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Heavy Duty Truck & Trailer Executive Summary

The U.S. and Canadian economies continued to show improvement in May. Though both economies continued to contract, the rate of decline has greatly slowed. New unemployment claims which had been in the 550,000 to 650,000 monthly range fell to 350,000. Consumer confidence reached the highest level since July 2008. The Institute of Supply Management’s key Purchasing Managers Index for both the Manufacturing and Non-manufacturing sectors both showed growth. The manufacturer’s index reached

42.8. Any number above 42 indicates a generally expanding GNP. It will require an index above 50 to indicate a growing manufacturing economy. The most positive contributors were new factory orders and the continued rapidly declining manufacturer’s inventory. The non-manufacturing sector also showed growth. The index increased from 43.7 to 44. Improvement here is key since nearly 85% of all employment is in this sector. It is believed that many companies have excessively reduced employment and may soon begin to add new employees. The Conference Board’s index of leading indicators increased for the first time in seven months. Both the leading and coincident indicators showed strong growth. 

Even with all of the positive news, the economy is still contracting. Many leading economists believe that the U.S. and Canadian economies will show positive growth by the fourth quarter 2009. Reviewing factors that need strong improvement to drive growth, housing and automobile production continue to remain a depressing factor on the economy. New and used home annualized sales remain in the 575,000 to 600,000 range. A normal market is 1,000,000 units. The estimate of new home unsold inventory  is approximately 10.5 months. The average selling price remains approximately $209,000. Prices need to average $250,000 to indicate a healthy market. New auto sales remain annualized at 9.5 million units. LIBOR remained in the .3 to .35 range indicating a healthy interbank and corporate lending environment. Although many factors are becoming positive the climb out is going to be long and steep. Housing permits and starts remain at approximately 60 percent of a year ago and auto production is the U.S. in the first half is only 60% to 65% of the volumes of a year ago. Current outlook for the summer is greatly reduced auto production.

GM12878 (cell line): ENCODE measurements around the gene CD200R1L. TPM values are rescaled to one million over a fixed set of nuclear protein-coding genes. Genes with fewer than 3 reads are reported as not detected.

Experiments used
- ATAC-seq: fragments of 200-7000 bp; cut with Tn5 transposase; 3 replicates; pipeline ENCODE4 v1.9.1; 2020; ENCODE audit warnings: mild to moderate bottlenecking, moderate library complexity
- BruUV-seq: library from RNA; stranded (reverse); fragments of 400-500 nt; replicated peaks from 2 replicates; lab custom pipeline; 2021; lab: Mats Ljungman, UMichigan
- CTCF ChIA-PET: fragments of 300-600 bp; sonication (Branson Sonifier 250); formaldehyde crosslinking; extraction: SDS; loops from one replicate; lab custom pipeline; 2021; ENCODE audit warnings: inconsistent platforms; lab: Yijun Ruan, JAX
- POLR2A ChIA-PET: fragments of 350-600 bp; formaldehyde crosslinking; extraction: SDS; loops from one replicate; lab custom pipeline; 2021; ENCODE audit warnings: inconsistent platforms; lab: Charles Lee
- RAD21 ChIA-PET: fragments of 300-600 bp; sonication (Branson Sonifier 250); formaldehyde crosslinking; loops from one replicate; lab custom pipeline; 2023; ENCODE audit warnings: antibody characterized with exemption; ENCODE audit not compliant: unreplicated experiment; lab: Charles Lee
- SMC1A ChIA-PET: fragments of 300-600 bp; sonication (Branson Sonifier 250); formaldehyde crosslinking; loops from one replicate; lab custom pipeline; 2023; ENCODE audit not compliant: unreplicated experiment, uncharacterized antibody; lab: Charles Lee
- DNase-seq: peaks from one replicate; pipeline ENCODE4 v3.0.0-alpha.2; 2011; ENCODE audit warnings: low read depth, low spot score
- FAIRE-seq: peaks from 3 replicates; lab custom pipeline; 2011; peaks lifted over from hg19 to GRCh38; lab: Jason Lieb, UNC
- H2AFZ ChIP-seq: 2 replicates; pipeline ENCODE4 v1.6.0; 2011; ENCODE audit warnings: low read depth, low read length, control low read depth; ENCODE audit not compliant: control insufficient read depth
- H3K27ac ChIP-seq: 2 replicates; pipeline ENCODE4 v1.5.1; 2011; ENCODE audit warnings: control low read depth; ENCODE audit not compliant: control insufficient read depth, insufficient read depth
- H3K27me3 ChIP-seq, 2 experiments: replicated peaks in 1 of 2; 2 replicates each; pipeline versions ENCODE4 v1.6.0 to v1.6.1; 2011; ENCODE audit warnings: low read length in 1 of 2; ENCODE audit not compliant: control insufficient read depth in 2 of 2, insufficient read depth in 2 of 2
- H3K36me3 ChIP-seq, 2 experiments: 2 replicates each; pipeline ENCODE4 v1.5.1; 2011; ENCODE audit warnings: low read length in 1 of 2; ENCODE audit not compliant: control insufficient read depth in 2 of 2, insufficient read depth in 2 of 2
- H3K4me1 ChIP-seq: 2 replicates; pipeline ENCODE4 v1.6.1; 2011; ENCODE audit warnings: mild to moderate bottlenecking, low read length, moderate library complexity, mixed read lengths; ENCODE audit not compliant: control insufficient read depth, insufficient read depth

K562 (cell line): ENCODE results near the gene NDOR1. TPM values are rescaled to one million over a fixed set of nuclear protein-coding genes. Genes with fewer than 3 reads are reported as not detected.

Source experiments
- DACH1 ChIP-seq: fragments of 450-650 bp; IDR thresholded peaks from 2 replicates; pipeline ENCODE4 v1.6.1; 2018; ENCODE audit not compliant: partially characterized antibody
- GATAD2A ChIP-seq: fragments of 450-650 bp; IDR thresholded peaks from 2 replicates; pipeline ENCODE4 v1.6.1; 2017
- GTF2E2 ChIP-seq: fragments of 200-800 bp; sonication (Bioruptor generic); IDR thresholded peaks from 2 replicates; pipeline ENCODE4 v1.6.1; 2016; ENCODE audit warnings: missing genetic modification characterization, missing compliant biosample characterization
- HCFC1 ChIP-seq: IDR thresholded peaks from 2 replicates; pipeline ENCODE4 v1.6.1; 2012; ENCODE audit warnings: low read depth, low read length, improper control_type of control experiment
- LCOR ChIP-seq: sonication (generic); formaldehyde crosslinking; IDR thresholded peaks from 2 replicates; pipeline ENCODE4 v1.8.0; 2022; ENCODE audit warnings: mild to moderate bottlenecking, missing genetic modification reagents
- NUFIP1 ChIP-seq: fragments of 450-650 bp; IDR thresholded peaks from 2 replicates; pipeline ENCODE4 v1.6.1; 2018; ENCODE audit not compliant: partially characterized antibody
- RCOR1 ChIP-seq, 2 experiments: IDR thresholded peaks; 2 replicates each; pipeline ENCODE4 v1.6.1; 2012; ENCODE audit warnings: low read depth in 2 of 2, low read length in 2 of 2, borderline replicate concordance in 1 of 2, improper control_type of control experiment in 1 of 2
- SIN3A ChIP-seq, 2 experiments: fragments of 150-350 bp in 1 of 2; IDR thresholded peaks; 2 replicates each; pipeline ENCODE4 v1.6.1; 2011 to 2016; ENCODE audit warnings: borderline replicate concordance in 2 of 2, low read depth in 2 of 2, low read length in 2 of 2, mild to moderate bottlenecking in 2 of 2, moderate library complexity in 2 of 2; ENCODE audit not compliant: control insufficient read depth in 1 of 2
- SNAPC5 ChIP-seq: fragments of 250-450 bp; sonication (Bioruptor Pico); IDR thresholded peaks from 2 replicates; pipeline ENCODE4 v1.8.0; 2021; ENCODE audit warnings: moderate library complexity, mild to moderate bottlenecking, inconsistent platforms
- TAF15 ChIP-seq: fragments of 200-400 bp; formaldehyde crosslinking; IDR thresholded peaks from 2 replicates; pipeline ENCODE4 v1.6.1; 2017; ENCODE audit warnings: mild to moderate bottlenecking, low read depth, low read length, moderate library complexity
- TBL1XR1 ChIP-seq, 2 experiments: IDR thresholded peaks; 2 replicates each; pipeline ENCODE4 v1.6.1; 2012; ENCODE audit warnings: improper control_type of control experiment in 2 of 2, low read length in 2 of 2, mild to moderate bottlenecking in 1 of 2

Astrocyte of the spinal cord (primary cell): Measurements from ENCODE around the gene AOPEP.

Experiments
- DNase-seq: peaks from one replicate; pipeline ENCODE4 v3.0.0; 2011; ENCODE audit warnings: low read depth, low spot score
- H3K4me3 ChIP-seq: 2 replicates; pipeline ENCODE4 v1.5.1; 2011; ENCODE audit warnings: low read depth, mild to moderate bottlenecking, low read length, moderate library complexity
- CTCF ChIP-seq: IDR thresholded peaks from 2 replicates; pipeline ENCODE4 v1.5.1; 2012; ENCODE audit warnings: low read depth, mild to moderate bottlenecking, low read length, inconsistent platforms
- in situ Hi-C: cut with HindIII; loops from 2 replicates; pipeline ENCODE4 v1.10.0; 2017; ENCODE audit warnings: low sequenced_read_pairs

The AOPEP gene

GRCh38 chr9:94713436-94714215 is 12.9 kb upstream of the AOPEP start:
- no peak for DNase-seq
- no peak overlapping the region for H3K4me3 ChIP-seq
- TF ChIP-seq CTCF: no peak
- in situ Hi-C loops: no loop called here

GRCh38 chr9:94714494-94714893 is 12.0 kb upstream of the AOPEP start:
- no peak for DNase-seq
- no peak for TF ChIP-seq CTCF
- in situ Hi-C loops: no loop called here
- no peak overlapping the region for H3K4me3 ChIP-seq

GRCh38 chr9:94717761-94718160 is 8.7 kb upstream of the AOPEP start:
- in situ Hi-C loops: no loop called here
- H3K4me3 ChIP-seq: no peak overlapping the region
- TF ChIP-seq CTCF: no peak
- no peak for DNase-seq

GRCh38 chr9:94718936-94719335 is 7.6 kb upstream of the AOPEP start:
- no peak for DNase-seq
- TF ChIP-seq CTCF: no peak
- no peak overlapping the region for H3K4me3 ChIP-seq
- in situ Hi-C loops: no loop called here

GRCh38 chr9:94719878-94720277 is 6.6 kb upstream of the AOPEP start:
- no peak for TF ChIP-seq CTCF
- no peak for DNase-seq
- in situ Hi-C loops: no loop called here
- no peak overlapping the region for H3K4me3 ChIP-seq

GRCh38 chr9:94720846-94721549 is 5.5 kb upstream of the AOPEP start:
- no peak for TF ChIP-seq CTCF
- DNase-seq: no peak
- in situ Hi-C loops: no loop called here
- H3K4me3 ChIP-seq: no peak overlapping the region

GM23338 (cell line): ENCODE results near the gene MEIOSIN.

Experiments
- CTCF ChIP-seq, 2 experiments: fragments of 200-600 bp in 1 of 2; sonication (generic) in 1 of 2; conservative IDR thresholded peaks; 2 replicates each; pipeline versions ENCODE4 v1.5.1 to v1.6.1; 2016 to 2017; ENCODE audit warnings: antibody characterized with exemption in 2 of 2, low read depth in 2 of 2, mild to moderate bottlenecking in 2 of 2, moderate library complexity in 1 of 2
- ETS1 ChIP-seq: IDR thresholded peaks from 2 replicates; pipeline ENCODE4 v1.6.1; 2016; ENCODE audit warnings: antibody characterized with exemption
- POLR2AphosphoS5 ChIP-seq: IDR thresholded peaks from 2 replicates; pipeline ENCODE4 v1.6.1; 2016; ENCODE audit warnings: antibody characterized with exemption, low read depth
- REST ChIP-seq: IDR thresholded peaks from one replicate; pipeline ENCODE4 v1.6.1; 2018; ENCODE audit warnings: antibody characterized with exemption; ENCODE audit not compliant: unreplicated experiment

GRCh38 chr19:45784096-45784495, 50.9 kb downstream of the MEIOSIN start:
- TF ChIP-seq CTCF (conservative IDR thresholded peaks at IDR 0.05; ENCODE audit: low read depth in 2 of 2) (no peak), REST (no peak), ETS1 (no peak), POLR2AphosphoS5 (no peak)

The current economic outlook for all sectors of trucking remains depressed. Carriers report that total freight tonnage continues to decline. Freight volumes fell 4.5% in March and declined another 2+ percent in April. Diesel fuel has also begun to climb, increasing $.19 in May. This will put greater pressure on fleet profitability. The outlook for truck OEM”s remains bleak. Fleets report that they have mothballed or are underutilizing nearly 250,000 units. Most fleets report they have little or no plans to buy new trucks. This year’s class 8 build now appears to be in the range of 100,000 units and class 6-7 in the range of 80,000 vehicles. Navistar has announced the temporary closure of its Chatham, Ontario class 8 plant and PACCAR has mothballed their Nashville Peterbilt plant. Volvo reports that their U.S. production is off 67% from 2007. It is our belief that there will be little short term improvement for trucking. With housing, automobile and the general economic conditions we see no pick up in freight before early 2010. In addition with the excess vehicle inventory, no market for used trucks, and tight credit we see no volume increases for OEM production until 2010. Other than cost, fleets seem unconcerned about the 2010 engine changes and will not buy ahead. The only bright spot for truck OEM’s is the increased need for repair parts for the older trucks potentially driving an improvement in parts and labor sales. We believe that class 8 production in 2010 will be in the range of 140,000 to 150,000 units.


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